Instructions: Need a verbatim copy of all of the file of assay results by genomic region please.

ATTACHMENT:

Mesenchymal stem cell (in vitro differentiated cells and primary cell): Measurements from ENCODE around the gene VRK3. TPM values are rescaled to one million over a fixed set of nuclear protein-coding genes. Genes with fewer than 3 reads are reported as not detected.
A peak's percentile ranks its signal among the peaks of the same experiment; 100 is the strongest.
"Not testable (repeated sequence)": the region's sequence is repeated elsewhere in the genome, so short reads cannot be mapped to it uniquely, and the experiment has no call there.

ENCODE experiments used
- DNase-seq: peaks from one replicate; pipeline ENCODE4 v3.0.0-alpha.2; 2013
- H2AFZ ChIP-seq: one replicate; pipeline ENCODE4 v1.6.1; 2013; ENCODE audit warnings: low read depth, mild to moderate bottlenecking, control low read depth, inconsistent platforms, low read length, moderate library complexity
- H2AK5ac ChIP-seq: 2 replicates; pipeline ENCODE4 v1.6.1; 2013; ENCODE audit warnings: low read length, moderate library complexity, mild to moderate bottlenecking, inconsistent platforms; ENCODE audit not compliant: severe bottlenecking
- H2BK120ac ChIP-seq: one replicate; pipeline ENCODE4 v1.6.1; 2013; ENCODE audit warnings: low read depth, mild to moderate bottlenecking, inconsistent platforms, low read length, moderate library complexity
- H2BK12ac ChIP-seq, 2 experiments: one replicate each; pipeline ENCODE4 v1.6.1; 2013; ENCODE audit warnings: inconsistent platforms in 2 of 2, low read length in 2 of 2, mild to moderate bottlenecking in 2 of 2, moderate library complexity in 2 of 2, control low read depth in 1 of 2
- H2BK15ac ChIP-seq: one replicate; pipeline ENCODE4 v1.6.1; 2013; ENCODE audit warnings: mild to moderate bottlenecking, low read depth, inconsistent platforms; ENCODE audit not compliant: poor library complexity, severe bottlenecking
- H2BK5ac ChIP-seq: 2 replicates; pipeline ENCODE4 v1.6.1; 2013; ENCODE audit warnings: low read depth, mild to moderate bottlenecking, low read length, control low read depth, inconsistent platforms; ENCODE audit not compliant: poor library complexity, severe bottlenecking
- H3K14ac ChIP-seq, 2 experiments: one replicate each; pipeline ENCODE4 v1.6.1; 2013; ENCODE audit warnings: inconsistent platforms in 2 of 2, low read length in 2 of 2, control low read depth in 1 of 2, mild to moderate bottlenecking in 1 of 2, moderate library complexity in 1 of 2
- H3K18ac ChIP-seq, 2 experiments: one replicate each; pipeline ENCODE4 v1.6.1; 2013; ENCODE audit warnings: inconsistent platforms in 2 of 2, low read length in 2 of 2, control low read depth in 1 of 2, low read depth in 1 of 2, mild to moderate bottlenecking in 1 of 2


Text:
Mesenchymal stem cell (in vitro differentiated cells and primary cell): Measurements from ENCODE around the gene VRK3. TPM values are rescaled to one million over a fixed set of nuclear protein-coding genes. Genes with fewer than 3 reads are reported as not detected.
A peak's percentile ranks its signal among the peaks of the same experiment; 100 is the strongest.
"Not testable (repeated sequence)": the region's sequence is repeated elsewhere in the genome, so short reads cannot be mapped to it uniquely, and the experiment has no call there.

ENCODE experiments used
- DNase-seq: peaks from one replicate; pipeline ENCODE4 v3.0.0-alpha.2; 2013
- H2AFZ ChIP-seq: one replicate; pipeline ENCODE4 v1.6.1; 2013; ENCODE audit warnings: low read depth, mild to moderate bottlenecking, control low read depth, inconsistent platforms, low read length, moderate library complexity
- H2AK5ac ChIP-seq: 2 replicates; pipeline ENCODE4 v1.6.1; 2013; ENCODE audit warnings: low read length, moderate library complexity, mild to moderate bottlenecking, inconsistent platforms; ENCODE audit not compliant: severe bottlenecking
- H2BK120ac ChIP-seq: one replicate; pipeline ENCODE4 v1.6.1; 2013; ENCODE audit warnings: low read depth, mild to moderate bottlenecking, inconsistent platforms, low read length, moderate library complexity
- H2BK12ac ChIP-seq, 2 experiments: one replicate each; pipeline ENCODE4 v1.6.1; 2013; ENCODE audit warnings: inconsistent platforms in 2 of 2, low read length in 2 of 2, mild to moderate bottlenecking in 2 of 2, moderate library complexity in 2 of 2, control low read depth in 1 of 2
- H2BK15ac ChIP-seq: one replicate; pipeline ENCODE4 v1.6.1; 2013; ENCODE audit warnings: mild to moderate bottlenecking, low read depth, inconsistent platforms; ENCODE audit not compliant: poor library complexity, severe bottlenecking
- H2BK5ac ChIP-seq: 2 replicates; pipeline ENCODE4 v1.6.1; 2013; ENCODE audit warnings: low read depth, mild to moderate bottlenecking, low read length, control low read depth, inconsistent platforms; ENCODE audit not compliant: poor library complexity, severe bottlenecking
- H3K14ac ChIP-seq, 2 experiments: one replicate each; pipeline ENCODE4 v1.6.1; 2013; ENCODE audit warnings: inconsistent platforms in 2 of 2, low read length in 2 of 2, control low read depth in 1 of 2, mild to moderate bottlenecking in 1 of 2, moderate library complexity in 1 of 2
- H3K18ac ChIP-seq, 2 experiments: one replicate each; pipeline ENCODE4 v1.6.1; 2013; ENCODE audit warnings: inconsistent platforms in 2 of 2, low read length in 2 of 2, control low read depth in 1 of 2, low read depth in 1 of 2, mild to moderate bottlenecking in 1 of 2